“I think it sent shock waves around the entire college health community,” says Dr. Brooke Durland, Medical Director of RIT’s Student Health Center where discount birth control pills have been offered to young women for years. “We were always significantly lower than what a young woman would have to pay if she went and bought it at the pharmacy.”
After last year’s passage of the federal Deficit Reduction Act, RIT is facing the same problem as nearly 900 other colleges and universities across the United States, no more discounted birth control pills. In the past, colleges and universities purchased birth control pills directly from pharmaceutical manufacturers at cut-rate prices. Depending on the college, student health services would then offer students the pill at the same deeply-discounted price, or a slightly increased price, averaging $3 to $15. Some colleges offered the pills for free under student health insurance plans.
Under the Deficit Reduction Act, measures put in place in the early 1990s to stabilize drug prices were taken away, among them the incentives that encouraged drug companies to give deep discounts to low-cost and charitable health care agencies. Across the United States, hundreds of colleges, universities and Planned Parenthood clinics lost discounts for birth control pills.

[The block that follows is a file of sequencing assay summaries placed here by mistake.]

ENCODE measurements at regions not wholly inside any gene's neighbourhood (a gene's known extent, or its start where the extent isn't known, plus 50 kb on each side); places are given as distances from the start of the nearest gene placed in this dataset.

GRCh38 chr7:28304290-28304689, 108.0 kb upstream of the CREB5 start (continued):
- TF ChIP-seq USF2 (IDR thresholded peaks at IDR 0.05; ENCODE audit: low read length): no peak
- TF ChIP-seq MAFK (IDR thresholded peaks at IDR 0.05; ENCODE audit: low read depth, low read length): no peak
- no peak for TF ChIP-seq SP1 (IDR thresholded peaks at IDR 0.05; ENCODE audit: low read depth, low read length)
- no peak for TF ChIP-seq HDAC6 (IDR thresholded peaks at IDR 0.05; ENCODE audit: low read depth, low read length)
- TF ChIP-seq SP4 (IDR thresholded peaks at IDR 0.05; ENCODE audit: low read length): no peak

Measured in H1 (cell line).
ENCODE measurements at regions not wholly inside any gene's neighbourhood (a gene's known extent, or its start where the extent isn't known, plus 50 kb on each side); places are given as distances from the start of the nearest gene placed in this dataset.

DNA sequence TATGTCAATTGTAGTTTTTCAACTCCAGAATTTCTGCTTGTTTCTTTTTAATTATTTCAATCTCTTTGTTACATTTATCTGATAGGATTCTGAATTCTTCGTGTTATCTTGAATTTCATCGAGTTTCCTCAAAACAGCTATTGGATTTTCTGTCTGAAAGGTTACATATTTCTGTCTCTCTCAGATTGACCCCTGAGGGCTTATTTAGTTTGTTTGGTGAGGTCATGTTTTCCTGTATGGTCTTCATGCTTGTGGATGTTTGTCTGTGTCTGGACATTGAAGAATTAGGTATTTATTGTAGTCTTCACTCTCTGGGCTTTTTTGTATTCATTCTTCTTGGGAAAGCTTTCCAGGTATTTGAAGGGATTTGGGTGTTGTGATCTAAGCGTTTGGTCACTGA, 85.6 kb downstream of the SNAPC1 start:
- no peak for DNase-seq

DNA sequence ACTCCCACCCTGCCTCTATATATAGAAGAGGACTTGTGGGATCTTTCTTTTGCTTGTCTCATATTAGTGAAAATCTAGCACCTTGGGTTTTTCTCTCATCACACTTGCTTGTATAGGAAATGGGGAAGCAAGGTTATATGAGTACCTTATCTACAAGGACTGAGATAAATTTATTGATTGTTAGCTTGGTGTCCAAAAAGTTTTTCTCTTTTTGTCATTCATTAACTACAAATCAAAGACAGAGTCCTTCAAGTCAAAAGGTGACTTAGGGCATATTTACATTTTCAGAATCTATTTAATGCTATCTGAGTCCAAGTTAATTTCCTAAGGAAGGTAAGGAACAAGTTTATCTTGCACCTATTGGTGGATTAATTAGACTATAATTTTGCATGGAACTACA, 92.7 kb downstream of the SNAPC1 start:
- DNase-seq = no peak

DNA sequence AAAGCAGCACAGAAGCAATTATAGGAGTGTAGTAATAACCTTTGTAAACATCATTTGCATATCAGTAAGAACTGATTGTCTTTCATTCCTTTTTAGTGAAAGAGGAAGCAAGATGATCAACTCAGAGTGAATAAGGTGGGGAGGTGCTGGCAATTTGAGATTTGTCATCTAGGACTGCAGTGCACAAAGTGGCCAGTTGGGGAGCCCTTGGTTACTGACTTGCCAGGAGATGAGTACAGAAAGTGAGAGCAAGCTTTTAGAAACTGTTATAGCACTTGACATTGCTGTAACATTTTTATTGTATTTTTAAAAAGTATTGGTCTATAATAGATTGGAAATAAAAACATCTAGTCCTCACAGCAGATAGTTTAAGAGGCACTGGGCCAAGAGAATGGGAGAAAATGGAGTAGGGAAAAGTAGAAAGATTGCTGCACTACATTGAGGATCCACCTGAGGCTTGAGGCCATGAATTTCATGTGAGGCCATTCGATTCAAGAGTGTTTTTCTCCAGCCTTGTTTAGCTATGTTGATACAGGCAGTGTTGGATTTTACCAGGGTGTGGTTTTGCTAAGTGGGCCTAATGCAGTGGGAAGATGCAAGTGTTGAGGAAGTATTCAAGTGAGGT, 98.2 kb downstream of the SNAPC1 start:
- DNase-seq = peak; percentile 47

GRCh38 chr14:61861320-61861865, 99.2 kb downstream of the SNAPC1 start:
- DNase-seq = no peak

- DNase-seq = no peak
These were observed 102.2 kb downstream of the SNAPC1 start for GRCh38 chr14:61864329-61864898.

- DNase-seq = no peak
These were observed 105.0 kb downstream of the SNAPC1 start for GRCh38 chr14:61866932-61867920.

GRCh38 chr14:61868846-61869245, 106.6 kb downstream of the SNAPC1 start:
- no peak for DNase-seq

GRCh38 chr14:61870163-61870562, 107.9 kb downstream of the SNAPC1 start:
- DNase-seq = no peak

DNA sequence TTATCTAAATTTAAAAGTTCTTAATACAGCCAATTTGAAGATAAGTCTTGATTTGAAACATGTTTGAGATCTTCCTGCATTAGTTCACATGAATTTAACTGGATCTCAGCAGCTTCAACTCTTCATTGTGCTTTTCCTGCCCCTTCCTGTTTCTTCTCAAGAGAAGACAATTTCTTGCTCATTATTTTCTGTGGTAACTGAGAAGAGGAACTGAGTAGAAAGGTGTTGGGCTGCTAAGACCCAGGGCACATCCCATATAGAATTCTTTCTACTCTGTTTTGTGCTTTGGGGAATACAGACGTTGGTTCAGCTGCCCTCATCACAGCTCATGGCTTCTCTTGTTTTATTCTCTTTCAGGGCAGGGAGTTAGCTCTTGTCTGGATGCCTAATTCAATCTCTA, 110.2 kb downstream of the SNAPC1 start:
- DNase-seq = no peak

The higher prices this year are also translating into less choice for young women seeking birth control pills from student health services.
“It challenges us, let me put it that way, it challenges us,” says Dr. Durland, “some of them are not comfortable using their family's health plan for a variety of reasons, so they're paying for it out of pocket.”
RIT’s student health center used to offer five different birth control options, including the popular Ortho-Tricyclen Low pill and Ortho-Evra patch. This year, the health center only offers two generic birth control pills without discount. The birth control shot and Nuva-Ring are also offered, however, they also are not discounted. Dr. Durland says like any other medication, some women have side effects to the pill, less choice of which may make the option less appealing.
“She then has to take something that she doesn't do as well on and that may then discourage her from being consistent and using contraception, those are the concerns that we, as health providers have.”
In many cases, young women seeking name-brand or other prescription birth control options will be forced to get their prescriptions at off-campus pharmacies. If their health insurance or family’s health insurance does not cover birth control, they will be required to pay full price which, depending upon the brand can cost as much as $50 per month.